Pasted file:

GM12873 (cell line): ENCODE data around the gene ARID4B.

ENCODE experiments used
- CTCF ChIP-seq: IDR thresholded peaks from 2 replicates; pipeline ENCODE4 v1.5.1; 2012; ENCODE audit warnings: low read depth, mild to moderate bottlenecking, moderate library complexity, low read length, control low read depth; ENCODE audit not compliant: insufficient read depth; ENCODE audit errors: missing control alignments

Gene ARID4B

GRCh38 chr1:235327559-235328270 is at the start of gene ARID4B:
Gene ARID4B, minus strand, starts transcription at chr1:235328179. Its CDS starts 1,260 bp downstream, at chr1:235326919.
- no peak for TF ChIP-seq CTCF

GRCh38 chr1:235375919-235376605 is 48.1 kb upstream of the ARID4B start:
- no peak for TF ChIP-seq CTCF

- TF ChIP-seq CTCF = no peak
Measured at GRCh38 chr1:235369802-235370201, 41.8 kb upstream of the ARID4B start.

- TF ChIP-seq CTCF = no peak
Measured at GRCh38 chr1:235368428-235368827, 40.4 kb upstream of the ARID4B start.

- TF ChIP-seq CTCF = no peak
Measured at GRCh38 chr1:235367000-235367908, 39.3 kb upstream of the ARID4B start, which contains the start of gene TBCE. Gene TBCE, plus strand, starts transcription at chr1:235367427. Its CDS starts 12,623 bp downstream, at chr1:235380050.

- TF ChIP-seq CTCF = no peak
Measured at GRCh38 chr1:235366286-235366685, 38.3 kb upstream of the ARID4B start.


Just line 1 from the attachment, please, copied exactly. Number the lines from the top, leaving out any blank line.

GM12873 (cell line): ENCODE data around the gene ARID4B.